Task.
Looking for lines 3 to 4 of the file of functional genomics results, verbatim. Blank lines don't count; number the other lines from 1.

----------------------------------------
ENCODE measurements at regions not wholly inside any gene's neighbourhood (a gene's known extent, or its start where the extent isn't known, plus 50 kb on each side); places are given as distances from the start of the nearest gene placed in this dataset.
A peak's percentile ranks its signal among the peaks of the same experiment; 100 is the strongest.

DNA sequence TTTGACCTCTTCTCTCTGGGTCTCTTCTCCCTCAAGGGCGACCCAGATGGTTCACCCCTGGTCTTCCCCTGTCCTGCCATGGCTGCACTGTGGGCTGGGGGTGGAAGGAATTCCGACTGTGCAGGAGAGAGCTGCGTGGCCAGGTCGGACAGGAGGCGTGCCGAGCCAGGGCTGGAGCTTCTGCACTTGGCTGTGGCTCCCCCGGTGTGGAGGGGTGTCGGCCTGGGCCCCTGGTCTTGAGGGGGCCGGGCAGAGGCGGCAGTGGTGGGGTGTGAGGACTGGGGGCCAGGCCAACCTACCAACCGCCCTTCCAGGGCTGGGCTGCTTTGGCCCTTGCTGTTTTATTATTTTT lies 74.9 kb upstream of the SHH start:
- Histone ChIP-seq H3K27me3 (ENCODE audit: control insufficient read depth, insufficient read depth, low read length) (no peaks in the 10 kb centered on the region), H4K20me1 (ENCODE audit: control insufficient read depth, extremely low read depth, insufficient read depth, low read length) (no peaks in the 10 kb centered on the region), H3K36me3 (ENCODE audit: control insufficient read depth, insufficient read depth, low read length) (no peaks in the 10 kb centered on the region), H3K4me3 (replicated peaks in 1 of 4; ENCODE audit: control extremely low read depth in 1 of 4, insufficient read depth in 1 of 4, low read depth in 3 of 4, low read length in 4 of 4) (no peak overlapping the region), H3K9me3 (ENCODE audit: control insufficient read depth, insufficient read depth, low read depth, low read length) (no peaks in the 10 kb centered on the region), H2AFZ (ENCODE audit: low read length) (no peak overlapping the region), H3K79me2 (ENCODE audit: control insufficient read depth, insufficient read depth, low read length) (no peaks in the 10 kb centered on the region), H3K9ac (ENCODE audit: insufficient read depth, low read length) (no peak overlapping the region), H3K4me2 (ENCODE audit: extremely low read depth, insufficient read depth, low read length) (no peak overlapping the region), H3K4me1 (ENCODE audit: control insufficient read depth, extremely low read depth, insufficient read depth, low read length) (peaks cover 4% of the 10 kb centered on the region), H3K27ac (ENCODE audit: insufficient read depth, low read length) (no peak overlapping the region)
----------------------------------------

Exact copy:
DNA sequence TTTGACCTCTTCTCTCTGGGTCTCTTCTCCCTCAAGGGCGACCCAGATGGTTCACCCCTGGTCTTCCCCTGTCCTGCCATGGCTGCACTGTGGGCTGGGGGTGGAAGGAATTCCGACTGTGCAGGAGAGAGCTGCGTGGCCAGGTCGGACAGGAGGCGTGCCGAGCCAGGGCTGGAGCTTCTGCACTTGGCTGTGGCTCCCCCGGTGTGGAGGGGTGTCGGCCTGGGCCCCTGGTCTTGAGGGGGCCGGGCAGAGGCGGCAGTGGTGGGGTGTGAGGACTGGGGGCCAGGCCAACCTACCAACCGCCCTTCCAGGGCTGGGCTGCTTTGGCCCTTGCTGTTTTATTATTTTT lies 74.9 kb upstream of the SHH start:
- Histone ChIP-seq H3K27me3 (ENCODE audit: control insufficient read depth, insufficient read depth, low read length) (no peaks in the 10 kb centered on the region), H4K20me1 (ENCODE audit: control insufficient read depth, extremely low read depth, insufficient read depth, low read length) (no peaks in the 10 kb centered on the region), H3K36me3 (ENCODE audit: control insufficient read depth, insufficient read depth, low read length) (no peaks in the 10 kb centered on the region), H3K4me3 (replicated peaks in 1 of 4; ENCODE audit: control extremely low read depth in 1 of 4, insufficient read depth in 1 of 4, low read depth in 3 of 4, low read length in 4 of 4) (no peak overlapping the region), H3K9me3 (ENCODE audit: control insufficient read depth, insufficient read depth, low read depth, low read length) (no peaks in the 10 kb centered on the region), H2AFZ (ENCODE audit: low read length) (no peak overlapping the region), H3K79me2 (ENCODE audit: control insufficient read depth, insufficient read depth, low read length) (no peaks in the 10 kb centered on the region), H3K9ac (ENCODE audit: insufficient read depth, low read length) (no peak overlapping the region), H3K4me2 (ENCODE audit: extremely low read depth, insufficient read depth, low read length) (no peak overlapping the region), H3K4me1 (ENCODE audit: control insufficient read depth, extremely low read depth, insufficient read depth, low read length) (peaks cover 4% of the 10 kb centered on the region), H3K27ac (ENCODE audit: insufficient read depth, low read length) (no peak overlapping the region)